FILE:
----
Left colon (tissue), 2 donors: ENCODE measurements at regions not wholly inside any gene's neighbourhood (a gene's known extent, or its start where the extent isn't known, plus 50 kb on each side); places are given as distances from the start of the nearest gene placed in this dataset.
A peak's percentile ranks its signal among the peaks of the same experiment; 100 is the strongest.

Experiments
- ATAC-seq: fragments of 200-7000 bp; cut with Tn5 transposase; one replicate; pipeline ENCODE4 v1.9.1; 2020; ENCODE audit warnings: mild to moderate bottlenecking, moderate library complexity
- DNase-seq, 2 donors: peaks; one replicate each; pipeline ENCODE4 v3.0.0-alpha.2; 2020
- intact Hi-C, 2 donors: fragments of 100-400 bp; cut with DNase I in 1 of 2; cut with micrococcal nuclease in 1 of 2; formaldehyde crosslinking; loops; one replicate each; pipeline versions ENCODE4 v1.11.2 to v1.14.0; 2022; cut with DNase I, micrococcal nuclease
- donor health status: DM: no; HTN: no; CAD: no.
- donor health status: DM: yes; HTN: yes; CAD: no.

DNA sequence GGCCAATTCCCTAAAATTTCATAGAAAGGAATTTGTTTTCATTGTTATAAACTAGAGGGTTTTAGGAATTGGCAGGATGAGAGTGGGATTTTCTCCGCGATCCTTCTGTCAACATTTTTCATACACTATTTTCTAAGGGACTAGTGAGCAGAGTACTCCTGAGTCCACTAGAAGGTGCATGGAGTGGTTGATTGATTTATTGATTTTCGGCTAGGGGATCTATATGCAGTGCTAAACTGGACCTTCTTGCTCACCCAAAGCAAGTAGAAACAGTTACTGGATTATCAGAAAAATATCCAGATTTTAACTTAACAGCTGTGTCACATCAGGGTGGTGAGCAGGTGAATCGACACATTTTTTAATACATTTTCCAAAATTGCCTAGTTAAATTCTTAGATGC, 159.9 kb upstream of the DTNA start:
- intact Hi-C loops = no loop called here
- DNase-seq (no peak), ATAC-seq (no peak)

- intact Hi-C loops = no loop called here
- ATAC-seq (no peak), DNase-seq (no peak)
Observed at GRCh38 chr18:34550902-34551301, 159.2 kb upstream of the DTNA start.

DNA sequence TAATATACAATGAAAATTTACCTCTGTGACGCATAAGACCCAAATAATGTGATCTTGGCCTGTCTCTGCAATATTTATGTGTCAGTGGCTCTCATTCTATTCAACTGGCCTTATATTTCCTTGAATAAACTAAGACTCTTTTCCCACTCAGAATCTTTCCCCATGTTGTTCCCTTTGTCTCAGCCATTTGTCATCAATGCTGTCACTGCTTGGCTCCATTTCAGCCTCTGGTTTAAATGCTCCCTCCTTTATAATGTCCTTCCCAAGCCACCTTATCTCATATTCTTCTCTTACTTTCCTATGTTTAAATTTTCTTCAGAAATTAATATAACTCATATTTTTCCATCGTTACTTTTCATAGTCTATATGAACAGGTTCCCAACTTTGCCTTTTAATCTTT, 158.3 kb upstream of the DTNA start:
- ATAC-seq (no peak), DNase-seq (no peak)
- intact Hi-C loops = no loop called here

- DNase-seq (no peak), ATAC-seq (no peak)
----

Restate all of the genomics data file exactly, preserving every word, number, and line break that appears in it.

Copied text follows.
Left colon (tissue), 2 donors: ENCODE measurements at regions not wholly inside any gene's neighbourhood (a gene's known extent, or its start where the extent isn't known, plus 50 kb on each side); places are given as distances from the start of the nearest gene placed in this dataset.
A peak's percentile ranks its signal among the peaks of the same experiment; 100 is the strongest.

Experiments
- ATAC-seq: fragments of 200-7000 bp; cut with Tn5 transposase; one replicate; pipeline ENCODE4 v1.9.1; 2020; ENCODE audit warnings: mild to moderate bottlenecking, moderate library complexity
- DNase-seq, 2 donors: peaks; one replicate each; pipeline ENCODE4 v3.0.0-alpha.2; 2020
- intact Hi-C, 2 donors: fragments of 100-400 bp; cut with DNase I in 1 of 2; cut with micrococcal nuclease in 1 of 2; formaldehyde crosslinking; loops; one replicate each; pipeline versions ENCODE4 v1.11.2 to v1.14.0; 2022; cut with DNase I, micrococcal nuclease
- donor health status: DM: no; HTN: no; CAD: no.
- donor health status: DM: yes; HTN: yes; CAD: no.

DNA sequence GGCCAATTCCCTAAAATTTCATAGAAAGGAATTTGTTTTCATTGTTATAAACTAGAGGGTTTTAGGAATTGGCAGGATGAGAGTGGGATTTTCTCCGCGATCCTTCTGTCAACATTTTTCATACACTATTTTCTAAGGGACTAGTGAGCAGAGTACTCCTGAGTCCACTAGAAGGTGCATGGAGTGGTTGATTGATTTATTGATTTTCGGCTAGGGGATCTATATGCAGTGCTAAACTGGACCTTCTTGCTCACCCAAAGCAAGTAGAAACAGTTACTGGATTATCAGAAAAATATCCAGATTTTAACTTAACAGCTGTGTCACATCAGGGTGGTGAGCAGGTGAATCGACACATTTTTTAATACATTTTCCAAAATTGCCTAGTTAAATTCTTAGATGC, 159.9 kb upstream of the DTNA start:
- intact Hi-C loops = no loop called here
- DNase-seq (no peak), ATAC-seq (no peak)

- intact Hi-C loops = no loop called here
- ATAC-seq (no peak), DNase-seq (no peak)
Observed at GRCh38 chr18:34550902-34551301, 159.2 kb upstream of the DTNA start.

DNA sequence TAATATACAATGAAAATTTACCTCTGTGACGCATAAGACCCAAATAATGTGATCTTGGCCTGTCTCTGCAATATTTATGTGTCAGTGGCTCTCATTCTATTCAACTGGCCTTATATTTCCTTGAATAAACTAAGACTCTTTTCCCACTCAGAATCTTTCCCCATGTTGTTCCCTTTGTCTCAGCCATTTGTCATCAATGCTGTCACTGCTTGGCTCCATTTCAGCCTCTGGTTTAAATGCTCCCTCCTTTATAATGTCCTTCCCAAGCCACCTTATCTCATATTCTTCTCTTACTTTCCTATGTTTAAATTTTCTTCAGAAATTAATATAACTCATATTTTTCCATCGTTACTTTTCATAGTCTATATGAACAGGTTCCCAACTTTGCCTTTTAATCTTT, 158.3 kb upstream of the DTNA start:
- ATAC-seq (no peak), DNase-seq (no peak)
- intact Hi-C loops = no loop called here

- DNase-seq (no peak), ATAC-seq (no peak)